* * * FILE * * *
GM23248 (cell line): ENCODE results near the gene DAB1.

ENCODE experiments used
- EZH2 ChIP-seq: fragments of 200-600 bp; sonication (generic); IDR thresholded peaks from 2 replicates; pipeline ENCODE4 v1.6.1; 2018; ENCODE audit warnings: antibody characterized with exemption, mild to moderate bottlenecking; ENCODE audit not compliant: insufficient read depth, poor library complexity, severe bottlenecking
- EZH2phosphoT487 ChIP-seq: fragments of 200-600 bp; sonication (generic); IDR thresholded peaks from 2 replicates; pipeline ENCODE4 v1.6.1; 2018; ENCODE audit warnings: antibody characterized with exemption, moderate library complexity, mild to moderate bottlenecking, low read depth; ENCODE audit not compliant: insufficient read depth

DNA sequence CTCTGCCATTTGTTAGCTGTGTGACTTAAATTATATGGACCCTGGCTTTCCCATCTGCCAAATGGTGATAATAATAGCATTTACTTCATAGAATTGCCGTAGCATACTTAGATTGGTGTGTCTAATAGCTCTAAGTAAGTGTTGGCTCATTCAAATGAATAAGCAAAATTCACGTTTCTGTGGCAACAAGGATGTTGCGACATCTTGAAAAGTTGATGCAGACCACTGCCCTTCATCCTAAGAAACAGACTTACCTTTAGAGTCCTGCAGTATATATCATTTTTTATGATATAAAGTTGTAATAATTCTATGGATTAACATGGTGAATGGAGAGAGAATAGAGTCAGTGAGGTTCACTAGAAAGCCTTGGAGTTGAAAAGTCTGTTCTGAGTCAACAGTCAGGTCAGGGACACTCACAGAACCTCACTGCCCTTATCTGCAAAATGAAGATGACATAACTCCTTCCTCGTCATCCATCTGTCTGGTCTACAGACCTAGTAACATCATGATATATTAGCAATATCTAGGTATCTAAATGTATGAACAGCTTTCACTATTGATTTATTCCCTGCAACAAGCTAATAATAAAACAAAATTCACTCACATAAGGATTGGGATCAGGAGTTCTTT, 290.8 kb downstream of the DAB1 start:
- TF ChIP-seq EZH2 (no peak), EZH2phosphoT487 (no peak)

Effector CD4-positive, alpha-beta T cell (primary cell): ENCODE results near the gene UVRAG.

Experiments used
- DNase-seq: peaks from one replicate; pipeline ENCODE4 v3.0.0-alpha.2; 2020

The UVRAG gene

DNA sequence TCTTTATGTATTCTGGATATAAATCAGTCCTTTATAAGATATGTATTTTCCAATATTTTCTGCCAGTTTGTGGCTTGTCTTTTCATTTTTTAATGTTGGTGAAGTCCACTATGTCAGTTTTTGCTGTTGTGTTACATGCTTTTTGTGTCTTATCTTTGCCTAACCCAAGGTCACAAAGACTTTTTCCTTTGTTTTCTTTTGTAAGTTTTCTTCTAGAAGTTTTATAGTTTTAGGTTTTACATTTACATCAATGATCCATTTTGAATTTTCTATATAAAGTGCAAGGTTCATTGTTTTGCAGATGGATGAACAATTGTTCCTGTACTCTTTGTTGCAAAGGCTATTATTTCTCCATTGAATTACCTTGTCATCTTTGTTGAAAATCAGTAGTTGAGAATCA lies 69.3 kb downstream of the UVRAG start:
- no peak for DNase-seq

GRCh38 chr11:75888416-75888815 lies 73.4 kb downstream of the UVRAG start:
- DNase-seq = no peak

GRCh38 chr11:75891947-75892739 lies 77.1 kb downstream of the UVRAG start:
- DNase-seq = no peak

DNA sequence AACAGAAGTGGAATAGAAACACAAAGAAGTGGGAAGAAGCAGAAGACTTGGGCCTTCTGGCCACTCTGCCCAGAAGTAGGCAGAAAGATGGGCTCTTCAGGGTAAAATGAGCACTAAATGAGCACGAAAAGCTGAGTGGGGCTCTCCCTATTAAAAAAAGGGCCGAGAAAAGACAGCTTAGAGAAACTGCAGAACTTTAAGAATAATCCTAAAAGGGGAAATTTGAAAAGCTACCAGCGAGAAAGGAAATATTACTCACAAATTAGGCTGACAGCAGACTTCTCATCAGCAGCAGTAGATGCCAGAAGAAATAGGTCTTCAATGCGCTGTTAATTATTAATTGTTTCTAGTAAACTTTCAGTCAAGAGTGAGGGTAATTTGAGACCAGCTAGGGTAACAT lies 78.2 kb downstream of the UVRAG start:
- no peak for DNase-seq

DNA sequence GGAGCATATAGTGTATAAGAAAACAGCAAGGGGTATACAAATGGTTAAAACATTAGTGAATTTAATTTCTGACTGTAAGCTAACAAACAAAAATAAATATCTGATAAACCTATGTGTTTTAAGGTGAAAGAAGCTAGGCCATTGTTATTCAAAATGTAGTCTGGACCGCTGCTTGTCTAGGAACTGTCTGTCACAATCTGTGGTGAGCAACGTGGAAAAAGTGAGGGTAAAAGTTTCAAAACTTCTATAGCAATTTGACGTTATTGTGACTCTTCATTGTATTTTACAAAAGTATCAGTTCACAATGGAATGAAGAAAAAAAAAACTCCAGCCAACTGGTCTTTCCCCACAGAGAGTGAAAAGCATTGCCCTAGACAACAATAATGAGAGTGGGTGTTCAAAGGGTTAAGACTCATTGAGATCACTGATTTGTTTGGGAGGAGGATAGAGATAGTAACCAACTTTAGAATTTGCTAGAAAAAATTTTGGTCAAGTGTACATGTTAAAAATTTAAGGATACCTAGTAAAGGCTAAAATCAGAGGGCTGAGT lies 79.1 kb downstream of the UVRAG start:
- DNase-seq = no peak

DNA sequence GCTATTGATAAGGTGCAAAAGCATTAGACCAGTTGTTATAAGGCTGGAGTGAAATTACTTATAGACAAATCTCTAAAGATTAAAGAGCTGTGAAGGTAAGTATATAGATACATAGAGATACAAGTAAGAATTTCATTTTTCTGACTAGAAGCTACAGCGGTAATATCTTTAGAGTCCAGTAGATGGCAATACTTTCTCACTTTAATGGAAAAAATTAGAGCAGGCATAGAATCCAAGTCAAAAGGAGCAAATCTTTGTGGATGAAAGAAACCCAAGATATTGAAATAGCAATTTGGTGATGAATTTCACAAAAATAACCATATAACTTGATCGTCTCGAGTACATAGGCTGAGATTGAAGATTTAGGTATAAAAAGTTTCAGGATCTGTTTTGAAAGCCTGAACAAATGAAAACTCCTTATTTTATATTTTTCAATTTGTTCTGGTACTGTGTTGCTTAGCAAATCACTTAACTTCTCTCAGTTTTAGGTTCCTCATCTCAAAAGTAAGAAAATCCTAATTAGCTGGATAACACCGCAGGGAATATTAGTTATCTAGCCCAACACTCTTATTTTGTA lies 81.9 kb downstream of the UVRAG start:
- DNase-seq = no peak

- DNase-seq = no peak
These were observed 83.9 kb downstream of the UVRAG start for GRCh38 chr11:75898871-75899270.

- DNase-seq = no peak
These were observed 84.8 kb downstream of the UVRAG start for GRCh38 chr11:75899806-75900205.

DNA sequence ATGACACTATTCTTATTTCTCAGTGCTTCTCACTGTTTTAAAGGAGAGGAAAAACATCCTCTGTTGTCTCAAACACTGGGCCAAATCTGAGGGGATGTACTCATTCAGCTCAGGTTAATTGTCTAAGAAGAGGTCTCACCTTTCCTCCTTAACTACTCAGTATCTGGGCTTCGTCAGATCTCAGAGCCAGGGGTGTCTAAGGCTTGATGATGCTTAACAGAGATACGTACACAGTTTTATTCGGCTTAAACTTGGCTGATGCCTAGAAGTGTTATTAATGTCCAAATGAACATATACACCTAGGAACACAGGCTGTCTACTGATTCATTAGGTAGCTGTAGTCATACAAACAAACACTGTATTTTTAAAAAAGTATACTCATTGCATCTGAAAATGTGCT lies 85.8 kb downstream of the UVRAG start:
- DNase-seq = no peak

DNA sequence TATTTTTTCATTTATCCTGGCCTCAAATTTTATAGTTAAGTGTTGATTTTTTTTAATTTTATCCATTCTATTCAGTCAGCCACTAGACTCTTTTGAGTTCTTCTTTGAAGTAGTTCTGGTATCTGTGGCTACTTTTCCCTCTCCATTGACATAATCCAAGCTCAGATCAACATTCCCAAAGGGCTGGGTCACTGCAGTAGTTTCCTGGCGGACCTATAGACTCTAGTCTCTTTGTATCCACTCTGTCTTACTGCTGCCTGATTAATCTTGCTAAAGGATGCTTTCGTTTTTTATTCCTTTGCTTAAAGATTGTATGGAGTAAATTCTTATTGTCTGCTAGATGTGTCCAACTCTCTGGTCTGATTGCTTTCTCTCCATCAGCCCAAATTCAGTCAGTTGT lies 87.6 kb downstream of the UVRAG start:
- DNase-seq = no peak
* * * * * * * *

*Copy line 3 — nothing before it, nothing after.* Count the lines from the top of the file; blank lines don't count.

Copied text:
- EZH2 ChIP-seq: fragments of 200-600 bp; sonication (generic); IDR thresholded peaks from 2 replicates; pipeline ENCODE4 v1.6.1; 2018; ENCODE audit warnings: antibody characterized with exemption, mild to moderate bottlenecking; ENCODE audit not compliant: insufficient read depth, poor library complexity, severe bottlenecking